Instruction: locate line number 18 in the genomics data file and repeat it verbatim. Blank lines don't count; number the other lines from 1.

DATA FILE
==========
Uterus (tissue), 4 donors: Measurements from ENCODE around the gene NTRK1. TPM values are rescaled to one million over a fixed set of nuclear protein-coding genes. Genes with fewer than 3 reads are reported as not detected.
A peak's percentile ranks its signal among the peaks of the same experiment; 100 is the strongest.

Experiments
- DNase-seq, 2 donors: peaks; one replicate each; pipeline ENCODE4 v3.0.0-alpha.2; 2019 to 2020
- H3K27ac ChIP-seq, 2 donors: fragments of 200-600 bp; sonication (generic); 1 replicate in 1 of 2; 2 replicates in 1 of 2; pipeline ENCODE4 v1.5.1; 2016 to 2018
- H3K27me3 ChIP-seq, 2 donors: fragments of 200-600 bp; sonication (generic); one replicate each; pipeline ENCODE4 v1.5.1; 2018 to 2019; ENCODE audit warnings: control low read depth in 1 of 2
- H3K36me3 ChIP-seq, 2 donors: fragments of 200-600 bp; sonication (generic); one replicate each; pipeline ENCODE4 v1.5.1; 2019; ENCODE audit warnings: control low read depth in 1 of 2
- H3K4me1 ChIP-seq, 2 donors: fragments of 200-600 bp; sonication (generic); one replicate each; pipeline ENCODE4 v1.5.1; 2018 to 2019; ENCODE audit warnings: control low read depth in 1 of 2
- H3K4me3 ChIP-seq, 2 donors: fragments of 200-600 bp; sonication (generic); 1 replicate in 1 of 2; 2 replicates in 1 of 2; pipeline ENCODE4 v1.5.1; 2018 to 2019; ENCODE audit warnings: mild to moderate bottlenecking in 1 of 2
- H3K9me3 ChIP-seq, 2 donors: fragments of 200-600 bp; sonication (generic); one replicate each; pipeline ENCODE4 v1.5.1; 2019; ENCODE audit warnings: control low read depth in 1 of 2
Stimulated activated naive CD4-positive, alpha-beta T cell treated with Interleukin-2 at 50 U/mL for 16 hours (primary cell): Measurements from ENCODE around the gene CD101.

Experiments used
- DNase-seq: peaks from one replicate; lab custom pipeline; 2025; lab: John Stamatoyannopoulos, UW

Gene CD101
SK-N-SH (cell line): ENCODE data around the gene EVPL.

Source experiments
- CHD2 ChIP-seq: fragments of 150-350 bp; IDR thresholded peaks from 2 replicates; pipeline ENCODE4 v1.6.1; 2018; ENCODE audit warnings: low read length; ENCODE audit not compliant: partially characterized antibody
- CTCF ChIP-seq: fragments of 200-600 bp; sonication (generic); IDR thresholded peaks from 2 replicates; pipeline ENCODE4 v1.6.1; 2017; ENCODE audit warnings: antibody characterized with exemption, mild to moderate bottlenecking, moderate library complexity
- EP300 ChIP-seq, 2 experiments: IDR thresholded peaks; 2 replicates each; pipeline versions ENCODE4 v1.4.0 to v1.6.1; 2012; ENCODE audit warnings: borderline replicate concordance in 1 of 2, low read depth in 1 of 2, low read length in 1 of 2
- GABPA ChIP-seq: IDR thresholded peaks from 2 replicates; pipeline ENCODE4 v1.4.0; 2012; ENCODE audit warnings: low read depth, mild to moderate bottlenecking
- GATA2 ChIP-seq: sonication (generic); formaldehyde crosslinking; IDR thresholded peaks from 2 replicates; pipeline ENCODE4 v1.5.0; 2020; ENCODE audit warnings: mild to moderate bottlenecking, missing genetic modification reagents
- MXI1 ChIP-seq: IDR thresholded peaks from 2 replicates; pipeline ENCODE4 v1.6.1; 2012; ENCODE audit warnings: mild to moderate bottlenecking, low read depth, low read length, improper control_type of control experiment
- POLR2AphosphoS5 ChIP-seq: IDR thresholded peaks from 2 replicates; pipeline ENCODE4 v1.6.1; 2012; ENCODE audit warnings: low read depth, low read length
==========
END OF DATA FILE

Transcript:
- CTCF ChIP-seq: fragments of 200-600 bp; sonication (generic); IDR thresholded peaks from 2 replicates; pipeline ENCODE4 v1.6.1; 2017; ENCODE audit warnings: antibody characterized with exemption, mild to moderate bottlenecking, moderate library complexity